When You Draw Power From An Area

    10+ If you are attempting to preserve the area, you draw power successfully. If you are defiling an area, local plant life is destroyed and some of the natural life force of those around you are diminished, choose three from the defilling list below

    7-9 You can draw enough power to cast a spell without defiling the area, but you either do your damage dice in hit points to yourself, or you take a debility in a physical stat for the rest of the scene. If you are defiling, choose 1 from the list below:

    Defiling List

    Take +1 forward on your next spell cast

    Gather enough power for a second spell without drawing power from an area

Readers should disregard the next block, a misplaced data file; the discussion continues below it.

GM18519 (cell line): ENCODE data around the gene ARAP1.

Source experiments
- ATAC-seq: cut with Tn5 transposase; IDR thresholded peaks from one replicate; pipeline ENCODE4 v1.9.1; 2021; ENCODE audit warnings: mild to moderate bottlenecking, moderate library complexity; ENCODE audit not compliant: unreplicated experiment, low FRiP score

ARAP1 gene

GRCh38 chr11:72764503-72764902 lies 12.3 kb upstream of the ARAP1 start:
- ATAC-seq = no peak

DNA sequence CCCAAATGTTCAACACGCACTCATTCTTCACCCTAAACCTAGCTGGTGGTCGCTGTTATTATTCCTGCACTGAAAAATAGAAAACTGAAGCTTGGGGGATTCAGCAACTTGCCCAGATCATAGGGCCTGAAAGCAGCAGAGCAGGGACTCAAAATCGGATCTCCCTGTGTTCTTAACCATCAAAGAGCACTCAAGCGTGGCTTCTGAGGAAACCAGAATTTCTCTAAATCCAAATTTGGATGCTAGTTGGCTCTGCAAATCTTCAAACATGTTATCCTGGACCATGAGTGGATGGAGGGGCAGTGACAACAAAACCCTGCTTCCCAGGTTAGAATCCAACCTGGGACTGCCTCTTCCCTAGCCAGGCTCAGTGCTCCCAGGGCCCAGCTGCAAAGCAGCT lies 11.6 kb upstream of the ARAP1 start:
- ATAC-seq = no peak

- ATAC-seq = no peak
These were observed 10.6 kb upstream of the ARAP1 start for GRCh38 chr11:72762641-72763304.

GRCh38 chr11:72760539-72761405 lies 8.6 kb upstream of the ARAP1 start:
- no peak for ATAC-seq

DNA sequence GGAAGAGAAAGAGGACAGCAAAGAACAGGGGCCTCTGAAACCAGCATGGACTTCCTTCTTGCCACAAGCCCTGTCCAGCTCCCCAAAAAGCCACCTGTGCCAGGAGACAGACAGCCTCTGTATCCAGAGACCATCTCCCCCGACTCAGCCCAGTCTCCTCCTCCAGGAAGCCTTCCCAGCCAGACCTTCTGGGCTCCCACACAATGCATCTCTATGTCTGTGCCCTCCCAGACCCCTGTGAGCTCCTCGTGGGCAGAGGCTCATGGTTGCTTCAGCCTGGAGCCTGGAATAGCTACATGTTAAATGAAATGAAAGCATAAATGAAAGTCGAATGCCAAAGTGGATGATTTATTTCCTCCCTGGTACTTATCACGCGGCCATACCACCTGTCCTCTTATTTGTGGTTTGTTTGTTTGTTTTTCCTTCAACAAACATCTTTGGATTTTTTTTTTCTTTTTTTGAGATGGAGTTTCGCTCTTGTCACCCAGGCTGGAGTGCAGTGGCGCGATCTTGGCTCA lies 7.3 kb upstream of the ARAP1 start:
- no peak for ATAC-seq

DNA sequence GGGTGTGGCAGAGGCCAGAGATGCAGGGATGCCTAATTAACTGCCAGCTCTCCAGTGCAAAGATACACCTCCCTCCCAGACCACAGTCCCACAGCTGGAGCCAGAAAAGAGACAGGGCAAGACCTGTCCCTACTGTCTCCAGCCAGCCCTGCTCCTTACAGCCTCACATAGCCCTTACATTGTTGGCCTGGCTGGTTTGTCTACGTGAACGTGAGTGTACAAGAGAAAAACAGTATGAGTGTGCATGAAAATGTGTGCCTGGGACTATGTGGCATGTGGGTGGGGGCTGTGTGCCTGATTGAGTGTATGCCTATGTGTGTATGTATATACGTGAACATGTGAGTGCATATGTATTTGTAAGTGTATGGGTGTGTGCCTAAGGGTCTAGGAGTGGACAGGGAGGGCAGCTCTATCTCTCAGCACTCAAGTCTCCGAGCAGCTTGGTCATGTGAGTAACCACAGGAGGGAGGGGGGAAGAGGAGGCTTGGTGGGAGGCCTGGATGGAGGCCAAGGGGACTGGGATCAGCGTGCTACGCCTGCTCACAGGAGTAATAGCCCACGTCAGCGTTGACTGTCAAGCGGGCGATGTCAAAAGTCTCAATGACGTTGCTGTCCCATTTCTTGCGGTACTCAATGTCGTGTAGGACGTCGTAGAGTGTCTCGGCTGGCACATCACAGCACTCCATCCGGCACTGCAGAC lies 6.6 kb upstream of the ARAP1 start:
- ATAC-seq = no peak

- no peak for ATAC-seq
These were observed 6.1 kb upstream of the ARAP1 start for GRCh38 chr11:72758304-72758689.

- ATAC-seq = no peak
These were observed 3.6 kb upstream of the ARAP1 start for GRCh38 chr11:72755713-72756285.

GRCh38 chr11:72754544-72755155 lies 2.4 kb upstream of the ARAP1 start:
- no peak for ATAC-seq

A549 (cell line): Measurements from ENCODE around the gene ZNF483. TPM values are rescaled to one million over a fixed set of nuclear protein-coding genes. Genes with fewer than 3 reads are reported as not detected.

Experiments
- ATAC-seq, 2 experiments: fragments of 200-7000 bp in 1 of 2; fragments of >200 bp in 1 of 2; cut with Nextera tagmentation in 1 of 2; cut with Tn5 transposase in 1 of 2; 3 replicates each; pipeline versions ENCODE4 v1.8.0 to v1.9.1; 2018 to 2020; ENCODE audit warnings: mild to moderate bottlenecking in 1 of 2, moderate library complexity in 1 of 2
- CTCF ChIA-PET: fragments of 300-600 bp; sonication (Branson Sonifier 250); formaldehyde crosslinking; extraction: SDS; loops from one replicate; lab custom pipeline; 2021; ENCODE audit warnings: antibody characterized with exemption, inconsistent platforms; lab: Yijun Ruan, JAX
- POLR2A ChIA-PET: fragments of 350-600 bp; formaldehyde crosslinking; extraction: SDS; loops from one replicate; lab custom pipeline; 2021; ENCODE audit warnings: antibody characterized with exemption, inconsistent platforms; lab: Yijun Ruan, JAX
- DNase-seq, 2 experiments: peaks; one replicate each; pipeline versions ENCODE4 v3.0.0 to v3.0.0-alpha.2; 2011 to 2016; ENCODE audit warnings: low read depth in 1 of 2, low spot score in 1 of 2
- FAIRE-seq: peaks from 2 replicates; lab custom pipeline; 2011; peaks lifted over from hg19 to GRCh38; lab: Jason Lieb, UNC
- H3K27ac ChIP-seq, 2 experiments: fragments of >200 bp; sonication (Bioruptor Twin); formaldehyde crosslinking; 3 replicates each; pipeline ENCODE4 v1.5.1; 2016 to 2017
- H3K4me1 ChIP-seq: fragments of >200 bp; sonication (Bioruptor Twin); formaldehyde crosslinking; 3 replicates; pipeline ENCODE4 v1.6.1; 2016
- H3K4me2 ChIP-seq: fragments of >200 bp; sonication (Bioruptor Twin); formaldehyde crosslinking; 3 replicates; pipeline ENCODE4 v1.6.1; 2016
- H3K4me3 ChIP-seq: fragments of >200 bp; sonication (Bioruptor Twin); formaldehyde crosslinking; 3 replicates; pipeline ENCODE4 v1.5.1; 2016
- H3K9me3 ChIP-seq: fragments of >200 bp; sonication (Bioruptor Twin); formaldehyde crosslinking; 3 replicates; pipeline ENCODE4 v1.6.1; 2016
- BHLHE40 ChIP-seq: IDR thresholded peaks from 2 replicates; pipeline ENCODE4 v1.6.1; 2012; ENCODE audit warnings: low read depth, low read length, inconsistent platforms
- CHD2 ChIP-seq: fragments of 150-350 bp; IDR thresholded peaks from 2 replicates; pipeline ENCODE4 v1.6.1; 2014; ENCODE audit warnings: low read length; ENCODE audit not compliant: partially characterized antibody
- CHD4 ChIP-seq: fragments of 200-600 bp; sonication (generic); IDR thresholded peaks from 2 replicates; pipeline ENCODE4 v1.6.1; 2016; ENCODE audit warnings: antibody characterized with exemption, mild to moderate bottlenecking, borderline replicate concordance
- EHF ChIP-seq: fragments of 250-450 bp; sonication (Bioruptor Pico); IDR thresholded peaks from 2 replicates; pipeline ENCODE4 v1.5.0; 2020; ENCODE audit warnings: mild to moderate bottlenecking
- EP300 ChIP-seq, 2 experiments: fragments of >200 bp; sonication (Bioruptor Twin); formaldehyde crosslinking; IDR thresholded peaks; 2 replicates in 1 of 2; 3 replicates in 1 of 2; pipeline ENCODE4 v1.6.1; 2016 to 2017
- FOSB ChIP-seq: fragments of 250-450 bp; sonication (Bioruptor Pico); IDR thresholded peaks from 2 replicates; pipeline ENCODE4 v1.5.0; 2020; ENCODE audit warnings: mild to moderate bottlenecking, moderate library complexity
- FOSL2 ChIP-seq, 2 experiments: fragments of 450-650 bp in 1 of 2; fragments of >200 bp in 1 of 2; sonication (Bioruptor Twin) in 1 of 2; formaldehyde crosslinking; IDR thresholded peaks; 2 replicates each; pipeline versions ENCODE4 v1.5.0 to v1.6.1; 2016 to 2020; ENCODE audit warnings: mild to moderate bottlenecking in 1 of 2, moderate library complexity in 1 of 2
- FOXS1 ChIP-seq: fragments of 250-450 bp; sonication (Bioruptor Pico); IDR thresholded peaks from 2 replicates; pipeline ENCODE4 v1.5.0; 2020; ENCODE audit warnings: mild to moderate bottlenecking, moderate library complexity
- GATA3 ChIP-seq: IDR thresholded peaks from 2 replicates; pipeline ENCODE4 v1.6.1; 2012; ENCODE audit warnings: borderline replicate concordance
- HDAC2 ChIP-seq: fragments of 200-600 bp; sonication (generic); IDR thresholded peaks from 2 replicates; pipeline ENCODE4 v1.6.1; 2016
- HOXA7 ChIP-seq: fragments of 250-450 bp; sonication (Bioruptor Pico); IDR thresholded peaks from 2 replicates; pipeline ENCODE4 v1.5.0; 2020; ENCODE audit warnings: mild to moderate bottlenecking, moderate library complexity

Cause another living thing to take -1 forward

    Deal your damage die to yourself, and add that same damage to the next damaging spell you cast

    Deal your damage die to another character

  3. What I like about Jared’s move is that it doesn’t reduce the appearance of 7-9 results, but honestly increases them. 7-9 results drive the most interesting parts of the story, so imo that’s what moves should prioritize.

  4. Jan Berger it’s in keeping with the setting. It’s one of the reasons that Defiling magic, while iconic for the setting and instrumental in its current state, is almost universally outlawed.

  5. I should have probably put another option under the defiler list:

    If there is a druid nearby, your defiling doesn’t automatically altert them to your the power you just gathered

  6. Depends on which version of Dark Sun you are trying to emulate, as some of them were more “defiling is a choice that leads to corruption” than others.

    I might take a different tact than the moves above.